Wilson's Weekly Wrap: Angus Sheikhouse, By yon bonnie banks & The name's Bond, Catalan Bond
January 19 2009The road to Inverness begins with single step
The original schedule for completing the Highland Housing Fair – sorry, Scotland’s Housing Expo – may have been blown out of the water, but the project lives to rise another day. That is, if the Scottish Government can be convinced to underwrite it on the promise of payback from later housing sales. Anyone who attended the reception in the Scottish Parliament last week, however, would be forgiven for thinking that such support was a cut and dried affair, especially with Robin Harper, chair of the Cross Party Architecture Group declaring on the night his love for the subject and announcing that the Expo would be ‘fully supported’ by the Parliament.
Now astute readers will appreciate that the Parliament is not the same thing as the Government, the latter being the one in charge of a fast depleting purse of public funds, but like his namesake from Sherwood Forest, our greenest MSP had the wit to ambush a Minister on his way home and get him to deliver a speech to the assembled throng. Light on his feet, Stewart Maxwell also declared that the Expo had ‘full support’ and in fact made a very articulate speech given that it was ‘on the hoof’. For the punters who had turned up to support the case for project funding this was all good news, which, together with the Parliament’s fine wine and canapés, made for some sparkling bonhomie in Holyrood’s Garden Lobby.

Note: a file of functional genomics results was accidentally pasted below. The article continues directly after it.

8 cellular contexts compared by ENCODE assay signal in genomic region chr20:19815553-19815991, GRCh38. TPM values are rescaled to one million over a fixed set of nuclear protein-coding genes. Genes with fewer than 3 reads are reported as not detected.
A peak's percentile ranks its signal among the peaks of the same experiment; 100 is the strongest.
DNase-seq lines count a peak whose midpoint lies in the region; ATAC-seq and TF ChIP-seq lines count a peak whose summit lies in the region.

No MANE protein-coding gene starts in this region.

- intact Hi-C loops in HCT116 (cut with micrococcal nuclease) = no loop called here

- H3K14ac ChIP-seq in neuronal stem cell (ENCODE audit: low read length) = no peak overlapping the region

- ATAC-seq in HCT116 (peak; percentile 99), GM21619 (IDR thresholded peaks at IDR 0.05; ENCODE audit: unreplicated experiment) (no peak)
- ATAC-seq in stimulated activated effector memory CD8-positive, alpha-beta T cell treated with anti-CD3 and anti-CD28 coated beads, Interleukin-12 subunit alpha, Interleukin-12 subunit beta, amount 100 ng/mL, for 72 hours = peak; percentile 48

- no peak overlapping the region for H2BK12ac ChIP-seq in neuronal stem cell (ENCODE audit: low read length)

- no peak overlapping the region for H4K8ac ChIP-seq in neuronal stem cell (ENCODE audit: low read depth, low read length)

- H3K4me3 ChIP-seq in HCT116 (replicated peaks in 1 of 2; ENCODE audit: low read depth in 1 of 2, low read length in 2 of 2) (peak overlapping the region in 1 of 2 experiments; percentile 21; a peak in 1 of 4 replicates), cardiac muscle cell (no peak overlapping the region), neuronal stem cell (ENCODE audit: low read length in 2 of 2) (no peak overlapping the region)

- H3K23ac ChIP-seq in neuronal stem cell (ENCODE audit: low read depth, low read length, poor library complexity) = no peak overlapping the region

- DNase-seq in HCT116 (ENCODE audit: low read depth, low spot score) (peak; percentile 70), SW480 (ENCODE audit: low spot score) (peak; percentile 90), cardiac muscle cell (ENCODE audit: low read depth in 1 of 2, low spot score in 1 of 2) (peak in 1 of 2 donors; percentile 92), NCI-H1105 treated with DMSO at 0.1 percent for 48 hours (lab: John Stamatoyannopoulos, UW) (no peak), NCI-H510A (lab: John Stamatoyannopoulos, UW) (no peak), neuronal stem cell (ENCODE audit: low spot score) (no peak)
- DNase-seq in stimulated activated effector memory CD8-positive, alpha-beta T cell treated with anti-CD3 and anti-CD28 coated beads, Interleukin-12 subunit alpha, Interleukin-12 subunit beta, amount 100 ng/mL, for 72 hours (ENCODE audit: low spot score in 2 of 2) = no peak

Except that the declarations of full support are not yet either full or supporting – there is apparently, discussion still to be had on the subject with John Swinney who, as Finance Minister, is not only currently trying to battle his second budget through the Parliament, but is being prevailed upon from all sides to find money in support of multifarious special interests. So let’s go back to our favourite Green MSP, Robin Harper, at this point and ask: £100m for loft insulation and not a mention of Scotland’s Housing Expo in your negotiations with Mr Swinney? There’s still time to show us your love for architecture and add it to your wish list Robin.
Still in the Highlands, two interesting tales this week from the world of planning. The first concerns the application on behalf of Sheikh Mohammed Bin Rashid al-Maktoum, the Crown Prince and ruler of Dubai, to add a two-storey lodge to the 14 bedroom mansion on his Inverinate Estate in Wester Ross. Not just any old extension, mind you, but one split into three blocks containing penthouse chambers, a dining room, kitchen and a further 16 bedrooms with en-suite facilities and living areas. The local planning officers, bless their cotton socks, felt the design was “inappropriate and insensitive” next to the Victorian mansion and recommended that the application be refused.
The same officials had some more interesting comments attributed to them in the press, not the least of which was that the proposals were “more akin to development found in business parks or halls-of-residence”. And of course there was a single objection from a member of the public who thought the proposed buildings were “like something you would find in the Arabian desert”. Fortunately the members of the Ross, Skye and Lochaber area committee are made of sterner stuff and approved the plans by nine votes to three on the basis that “the sheikh and his family are tremendous landowners and buy everything locally when they visit”. In any case, according to councillor Biz Campbell, “design is in the eyes of the beholder”.